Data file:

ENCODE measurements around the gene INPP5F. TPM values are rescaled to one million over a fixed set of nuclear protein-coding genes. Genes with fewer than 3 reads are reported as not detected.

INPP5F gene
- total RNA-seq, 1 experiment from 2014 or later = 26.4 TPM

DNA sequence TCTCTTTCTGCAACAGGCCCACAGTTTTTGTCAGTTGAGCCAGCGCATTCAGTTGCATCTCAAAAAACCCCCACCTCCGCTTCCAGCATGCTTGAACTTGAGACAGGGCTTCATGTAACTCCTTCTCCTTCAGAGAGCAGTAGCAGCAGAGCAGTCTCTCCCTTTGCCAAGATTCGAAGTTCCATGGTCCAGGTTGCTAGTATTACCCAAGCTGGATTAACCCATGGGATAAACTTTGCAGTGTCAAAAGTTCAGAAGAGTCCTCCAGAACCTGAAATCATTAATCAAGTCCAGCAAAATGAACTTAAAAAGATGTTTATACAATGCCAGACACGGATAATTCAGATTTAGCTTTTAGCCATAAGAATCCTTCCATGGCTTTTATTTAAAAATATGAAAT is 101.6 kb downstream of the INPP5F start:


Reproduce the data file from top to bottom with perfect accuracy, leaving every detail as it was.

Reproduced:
ENCODE measurements around the gene INPP5F. TPM values are rescaled to one million over a fixed set of nuclear protein-coding genes. Genes with fewer than 3 reads are reported as not detected.

INPP5F gene
- total RNA-seq, 1 experiment from 2014 or later = 26.4 TPM

DNA sequence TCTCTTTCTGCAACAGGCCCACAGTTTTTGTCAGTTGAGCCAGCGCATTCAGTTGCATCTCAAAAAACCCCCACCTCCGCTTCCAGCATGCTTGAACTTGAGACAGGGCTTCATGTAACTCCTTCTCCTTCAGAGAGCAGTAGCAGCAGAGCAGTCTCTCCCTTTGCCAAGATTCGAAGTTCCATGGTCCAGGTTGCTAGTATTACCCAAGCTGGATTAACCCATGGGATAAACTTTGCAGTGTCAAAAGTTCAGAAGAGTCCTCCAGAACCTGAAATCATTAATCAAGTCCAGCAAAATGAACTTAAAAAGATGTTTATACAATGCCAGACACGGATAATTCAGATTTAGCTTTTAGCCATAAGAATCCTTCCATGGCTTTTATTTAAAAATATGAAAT is 101.6 kb downstream of the INPP5F start: